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  • Writer's pictureDurga Dasi

Picture Perfect...?

I'm a perfectionist in recovery... the "recovery" part of my journey dawned along with the Motherhood path of my journey. It's not easy, especially when we're constantly bombarded by photoshopped images of what parenting "should" look like... usually in immaculately minimalist white walled, large homes filled with white skinned, thin, smiling families.

See, I had it in my mind that I had to have a perfectly organic, always joyful, intervention free pregnancy and birth. I envisioned yoga with a round belly and eating a bounty of colorful, plant based foods... glowing skin and a radiant smile. I saw hikes and hobbies, all centered around that pregnant belly.

In reality, I was so afraid of losing my miracle baby that I was too anxious to do much of anything! Teaching yoga was one of the first things I surrendered, and my personal practice became quite minimal by comparison to what it had been. Though I continued working as a full time hairstylist, I was too tired to continue

creating herbal magic and maintaining my booth at our local farmer's market. I did enjoy some delicious food, but sometimes, it was all quite bland and lacking color (oatmeal was my jam!).

Throughout my pregnancy, I felt so much shame for not living up to the standards of the "natural parenting" social media pages and magazines... the lofty intentions that I'd self-imposed... I kept it all to myself, only sharing small bits with my partner and closest friends who didn't seem to understand. I'd cry before Mā; She was the only one I was fully honest with, oftentimes even deluding myself.

In hindsight, I wish I'd been much more transparent with my midwife... she was incredibly supportive, calming... and rational. Truly helpful... but I had a fear that I would be burden if I asked for too much, so I smiled and pretended all was well.

When it came time to birth my baby, we had everything perfectly arranged for a home birth... and active labor came swiftly. Perhaps because of my anxiety or activation of trauma, I couldn't seem to resource. I couldn't sink into my breath or birth plan... I couldn't even get into my birthing pool! Eight hours into a 10 hour labor, my baby's heartbeat tanked. It didn't decelerate, as can be common... it did something my midwife had never encountered in her 40 years of practice. We had to call for an ambulance to be rushed to the hospital.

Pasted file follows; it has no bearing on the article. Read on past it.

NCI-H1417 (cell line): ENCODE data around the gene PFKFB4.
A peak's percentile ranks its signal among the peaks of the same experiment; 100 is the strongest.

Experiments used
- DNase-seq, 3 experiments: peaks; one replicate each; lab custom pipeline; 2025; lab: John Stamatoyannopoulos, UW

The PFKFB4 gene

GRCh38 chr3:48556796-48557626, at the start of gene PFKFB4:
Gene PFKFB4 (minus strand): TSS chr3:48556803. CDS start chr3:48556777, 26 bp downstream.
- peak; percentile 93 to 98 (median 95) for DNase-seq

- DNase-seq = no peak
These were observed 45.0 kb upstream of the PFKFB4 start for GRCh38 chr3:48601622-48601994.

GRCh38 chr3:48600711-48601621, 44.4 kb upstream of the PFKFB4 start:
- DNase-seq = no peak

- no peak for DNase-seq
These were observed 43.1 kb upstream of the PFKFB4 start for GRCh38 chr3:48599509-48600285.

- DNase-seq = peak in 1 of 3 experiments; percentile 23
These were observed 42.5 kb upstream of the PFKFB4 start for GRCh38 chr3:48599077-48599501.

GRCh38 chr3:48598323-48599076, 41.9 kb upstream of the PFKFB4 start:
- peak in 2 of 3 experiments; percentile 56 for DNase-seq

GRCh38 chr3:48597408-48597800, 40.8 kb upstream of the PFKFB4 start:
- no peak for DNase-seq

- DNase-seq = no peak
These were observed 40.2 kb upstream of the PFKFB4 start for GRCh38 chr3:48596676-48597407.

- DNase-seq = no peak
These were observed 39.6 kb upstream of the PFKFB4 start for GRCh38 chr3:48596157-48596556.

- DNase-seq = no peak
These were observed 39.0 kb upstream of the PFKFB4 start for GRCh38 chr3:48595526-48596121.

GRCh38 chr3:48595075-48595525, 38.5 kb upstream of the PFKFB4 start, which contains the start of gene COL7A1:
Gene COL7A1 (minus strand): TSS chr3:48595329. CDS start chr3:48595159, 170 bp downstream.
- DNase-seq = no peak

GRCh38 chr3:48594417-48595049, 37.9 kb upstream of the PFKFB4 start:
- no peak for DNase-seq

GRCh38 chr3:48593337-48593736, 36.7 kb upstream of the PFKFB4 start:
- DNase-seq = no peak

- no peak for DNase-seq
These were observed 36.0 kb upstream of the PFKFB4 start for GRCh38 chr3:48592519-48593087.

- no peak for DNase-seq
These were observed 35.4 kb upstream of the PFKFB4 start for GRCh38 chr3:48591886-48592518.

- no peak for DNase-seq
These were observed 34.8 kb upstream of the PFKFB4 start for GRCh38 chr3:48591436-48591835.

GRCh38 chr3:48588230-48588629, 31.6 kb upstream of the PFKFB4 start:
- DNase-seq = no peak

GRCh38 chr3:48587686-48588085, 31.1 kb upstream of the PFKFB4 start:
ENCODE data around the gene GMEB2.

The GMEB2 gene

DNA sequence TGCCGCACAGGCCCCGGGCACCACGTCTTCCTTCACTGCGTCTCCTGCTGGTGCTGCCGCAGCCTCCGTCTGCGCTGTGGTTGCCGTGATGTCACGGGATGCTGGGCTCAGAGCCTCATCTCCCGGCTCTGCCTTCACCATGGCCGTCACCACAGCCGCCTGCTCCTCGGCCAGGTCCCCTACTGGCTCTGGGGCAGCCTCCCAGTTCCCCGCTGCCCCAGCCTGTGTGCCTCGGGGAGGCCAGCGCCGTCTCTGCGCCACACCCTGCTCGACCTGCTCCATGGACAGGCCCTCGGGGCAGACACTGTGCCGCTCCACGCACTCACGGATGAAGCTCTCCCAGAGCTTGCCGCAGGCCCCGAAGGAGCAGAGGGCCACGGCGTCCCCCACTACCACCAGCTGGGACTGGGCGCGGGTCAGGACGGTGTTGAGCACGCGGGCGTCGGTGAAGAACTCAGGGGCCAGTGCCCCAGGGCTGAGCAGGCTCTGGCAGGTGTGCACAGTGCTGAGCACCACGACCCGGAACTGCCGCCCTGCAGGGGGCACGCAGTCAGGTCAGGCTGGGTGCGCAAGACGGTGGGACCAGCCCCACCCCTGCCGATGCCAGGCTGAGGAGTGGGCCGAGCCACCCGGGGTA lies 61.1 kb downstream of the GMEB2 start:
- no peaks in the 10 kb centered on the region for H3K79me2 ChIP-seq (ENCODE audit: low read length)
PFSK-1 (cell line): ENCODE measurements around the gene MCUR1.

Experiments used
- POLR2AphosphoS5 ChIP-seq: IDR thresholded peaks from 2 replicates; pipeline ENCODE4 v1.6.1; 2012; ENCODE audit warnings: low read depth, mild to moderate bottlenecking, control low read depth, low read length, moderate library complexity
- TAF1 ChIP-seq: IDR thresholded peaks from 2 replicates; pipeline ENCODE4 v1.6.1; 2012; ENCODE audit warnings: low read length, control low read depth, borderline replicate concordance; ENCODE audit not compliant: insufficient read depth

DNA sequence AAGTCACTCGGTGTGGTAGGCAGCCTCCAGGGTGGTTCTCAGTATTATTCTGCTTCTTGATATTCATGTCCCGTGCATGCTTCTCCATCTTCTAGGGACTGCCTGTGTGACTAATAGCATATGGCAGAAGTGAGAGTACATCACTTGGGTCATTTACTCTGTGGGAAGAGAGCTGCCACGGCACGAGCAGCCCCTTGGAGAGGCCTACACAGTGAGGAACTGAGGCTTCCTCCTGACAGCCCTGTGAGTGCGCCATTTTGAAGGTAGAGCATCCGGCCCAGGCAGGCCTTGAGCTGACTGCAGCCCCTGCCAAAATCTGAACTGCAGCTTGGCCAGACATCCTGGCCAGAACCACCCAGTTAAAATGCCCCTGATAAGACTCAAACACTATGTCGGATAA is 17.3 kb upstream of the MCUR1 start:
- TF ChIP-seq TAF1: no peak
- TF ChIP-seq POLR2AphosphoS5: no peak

As I was in the rig, being lectured by two men about the dangers of home birth while in the worst pain and fear of my life; I just kept thinking this was all my fault. I'd already failed as a mother. I was going to birth my baby in a hospital. There would be interventions, probably a C-Section. But suddenly, none of that mattered as much as keeping him alive. That was all I cared about in that moment: just please let my son live.

I've been so ashamed of having a hospital birth, I haven't shared openly about it until now. (Please note: I am not shaming ANYONE for their birthing story. I'm simply sharing the unnecessary shame I carried.)

The hospital staff were lovely, and Bub was born within the hour, naturally. His heartbeat self-corrected, we got our delayed cord clamp and golden hour... and he latched on his own. Not too bad for a birth that went not at all according to plan.

That was my first big lesson in releasing perfection. The next would come with piles of laundry. I had this fear that if I admitted to not being elated at every moment of my pregnancy, I'd lose the miracle I'd prayed for since I could remember. I still held this archaic idea of a vengeful god that sought to smite me... for being queer, for being happy. It's easy to become lost in a field of overgrown memories when we're triggered or activated. I lost sight of Mā for fear of an outdated idea of god I'd been handed as a child.

I'm still trying to find my way back to me, and the things I love aside from motherhood. Yoga, kirtan, art, herbalism, activism... they all have their place in my heart and life; and each piece will be replace upon the altar of my heart in due time. Perfectionism is an illusion, nobody can "do it all", nor should we be expected to. Capitalism is a product of colonization, and both are greedy monsters set upon foundations made of lies, blood, and sorrow. I will not feed this monster.

So, today, I allow the cracks to bleed through... the tears to flow, and the fears to surface. I'm not perfect... and that's ok. I'm the best version of who I can be in this moment, messy house and hair and all... and I'm choosing to allow that to be enough.

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